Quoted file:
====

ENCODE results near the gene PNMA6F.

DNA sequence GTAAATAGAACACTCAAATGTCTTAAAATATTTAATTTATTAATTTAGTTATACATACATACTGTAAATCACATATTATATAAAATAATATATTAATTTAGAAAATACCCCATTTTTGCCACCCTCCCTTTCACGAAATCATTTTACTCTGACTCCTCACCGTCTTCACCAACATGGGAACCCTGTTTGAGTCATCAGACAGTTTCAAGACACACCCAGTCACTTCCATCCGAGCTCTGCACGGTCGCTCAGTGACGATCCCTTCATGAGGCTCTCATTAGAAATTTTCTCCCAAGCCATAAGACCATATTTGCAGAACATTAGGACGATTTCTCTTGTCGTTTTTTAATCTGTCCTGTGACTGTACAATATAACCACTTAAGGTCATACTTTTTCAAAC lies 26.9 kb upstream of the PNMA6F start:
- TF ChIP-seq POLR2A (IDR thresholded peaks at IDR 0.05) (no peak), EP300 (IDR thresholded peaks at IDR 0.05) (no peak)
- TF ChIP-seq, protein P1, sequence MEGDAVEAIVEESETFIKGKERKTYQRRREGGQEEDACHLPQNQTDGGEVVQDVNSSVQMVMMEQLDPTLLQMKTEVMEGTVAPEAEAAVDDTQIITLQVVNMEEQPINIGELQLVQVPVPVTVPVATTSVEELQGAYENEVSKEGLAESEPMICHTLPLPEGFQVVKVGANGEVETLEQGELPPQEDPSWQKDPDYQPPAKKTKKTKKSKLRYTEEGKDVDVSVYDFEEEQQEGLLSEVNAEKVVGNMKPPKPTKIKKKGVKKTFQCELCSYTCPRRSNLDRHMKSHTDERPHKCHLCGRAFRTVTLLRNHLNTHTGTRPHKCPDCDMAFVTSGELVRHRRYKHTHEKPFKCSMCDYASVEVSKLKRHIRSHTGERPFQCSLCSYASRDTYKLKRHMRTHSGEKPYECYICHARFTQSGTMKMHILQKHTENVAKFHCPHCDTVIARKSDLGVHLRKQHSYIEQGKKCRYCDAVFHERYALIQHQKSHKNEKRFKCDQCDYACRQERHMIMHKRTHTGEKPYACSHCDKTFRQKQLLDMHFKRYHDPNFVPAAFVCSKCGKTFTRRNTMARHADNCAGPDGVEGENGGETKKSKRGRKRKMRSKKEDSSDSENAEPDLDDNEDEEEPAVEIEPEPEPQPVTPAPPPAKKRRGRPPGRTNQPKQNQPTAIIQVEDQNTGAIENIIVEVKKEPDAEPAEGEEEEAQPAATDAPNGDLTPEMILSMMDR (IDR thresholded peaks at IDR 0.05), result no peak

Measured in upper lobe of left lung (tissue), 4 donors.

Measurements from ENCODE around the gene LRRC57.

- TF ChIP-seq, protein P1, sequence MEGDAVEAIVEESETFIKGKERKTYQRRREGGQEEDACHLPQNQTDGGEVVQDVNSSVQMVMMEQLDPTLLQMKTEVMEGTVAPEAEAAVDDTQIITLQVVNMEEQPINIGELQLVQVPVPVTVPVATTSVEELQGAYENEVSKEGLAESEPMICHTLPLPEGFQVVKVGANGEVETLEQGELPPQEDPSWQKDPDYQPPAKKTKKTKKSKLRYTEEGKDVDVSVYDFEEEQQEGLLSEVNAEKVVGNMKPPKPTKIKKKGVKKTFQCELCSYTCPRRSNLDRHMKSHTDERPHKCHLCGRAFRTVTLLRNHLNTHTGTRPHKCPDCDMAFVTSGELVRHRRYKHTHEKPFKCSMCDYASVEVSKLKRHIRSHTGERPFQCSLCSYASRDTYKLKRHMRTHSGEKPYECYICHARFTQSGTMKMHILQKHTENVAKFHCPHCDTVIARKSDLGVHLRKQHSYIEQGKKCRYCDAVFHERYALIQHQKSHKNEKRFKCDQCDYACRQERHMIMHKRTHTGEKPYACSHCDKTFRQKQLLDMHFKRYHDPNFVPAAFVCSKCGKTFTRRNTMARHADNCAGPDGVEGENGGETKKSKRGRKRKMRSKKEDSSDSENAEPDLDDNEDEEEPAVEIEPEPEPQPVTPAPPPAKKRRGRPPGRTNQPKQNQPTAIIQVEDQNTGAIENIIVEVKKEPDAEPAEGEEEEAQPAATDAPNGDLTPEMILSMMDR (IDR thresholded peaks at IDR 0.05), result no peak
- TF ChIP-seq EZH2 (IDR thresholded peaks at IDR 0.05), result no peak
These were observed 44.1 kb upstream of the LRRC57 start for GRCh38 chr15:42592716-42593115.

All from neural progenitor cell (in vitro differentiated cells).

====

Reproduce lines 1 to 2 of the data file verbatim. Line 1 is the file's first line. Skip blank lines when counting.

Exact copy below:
ENCODE results near the gene PNMA6F.

DNA sequence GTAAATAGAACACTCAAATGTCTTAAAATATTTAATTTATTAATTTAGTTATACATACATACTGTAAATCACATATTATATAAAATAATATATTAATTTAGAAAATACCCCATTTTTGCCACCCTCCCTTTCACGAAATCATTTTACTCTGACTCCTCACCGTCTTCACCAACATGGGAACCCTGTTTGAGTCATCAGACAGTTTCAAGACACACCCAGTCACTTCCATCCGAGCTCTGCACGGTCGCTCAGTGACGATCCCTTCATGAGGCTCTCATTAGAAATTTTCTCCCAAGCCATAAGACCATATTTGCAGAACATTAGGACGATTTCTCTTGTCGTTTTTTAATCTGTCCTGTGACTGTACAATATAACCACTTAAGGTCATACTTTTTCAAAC lies 26.9 kb upstream of the PNMA6F start: